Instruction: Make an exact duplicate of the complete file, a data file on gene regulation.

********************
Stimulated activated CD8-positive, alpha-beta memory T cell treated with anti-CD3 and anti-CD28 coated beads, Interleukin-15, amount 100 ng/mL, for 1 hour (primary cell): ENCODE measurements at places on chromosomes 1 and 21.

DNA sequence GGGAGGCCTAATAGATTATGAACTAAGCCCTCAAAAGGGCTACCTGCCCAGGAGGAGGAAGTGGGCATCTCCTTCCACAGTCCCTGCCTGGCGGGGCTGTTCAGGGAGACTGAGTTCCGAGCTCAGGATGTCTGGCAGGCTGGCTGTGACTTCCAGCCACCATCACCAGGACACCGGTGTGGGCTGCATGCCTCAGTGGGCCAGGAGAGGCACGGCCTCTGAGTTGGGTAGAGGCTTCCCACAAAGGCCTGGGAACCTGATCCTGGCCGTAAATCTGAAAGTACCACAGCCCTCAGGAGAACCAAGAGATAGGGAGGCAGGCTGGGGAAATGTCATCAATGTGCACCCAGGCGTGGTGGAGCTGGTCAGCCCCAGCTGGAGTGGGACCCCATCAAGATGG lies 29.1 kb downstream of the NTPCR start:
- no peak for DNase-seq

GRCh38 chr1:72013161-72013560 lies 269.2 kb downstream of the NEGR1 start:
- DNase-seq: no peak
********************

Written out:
Stimulated activated CD8-positive, alpha-beta memory T cell treated with anti-CD3 and anti-CD28 coated beads, Interleukin-15, amount 100 ng/mL, for 1 hour (primary cell): ENCODE measurements at places on chromosomes 1 and 21.

DNA sequence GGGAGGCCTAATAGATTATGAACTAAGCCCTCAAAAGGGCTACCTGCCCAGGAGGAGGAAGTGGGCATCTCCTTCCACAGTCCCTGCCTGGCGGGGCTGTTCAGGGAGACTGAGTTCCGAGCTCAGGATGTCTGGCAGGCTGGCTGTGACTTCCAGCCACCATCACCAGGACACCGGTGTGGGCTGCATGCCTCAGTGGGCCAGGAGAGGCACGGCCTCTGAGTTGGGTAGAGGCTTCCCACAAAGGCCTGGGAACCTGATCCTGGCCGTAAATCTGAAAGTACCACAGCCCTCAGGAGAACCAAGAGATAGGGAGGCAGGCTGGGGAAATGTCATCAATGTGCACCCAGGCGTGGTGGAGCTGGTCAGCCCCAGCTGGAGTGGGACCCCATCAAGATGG lies 29.1 kb downstream of the NTPCR start:
- no peak for DNase-seq

GRCh38 chr1:72013161-72013560 lies 269.2 kb downstream of the NEGR1 start:
- DNase-seq: no peak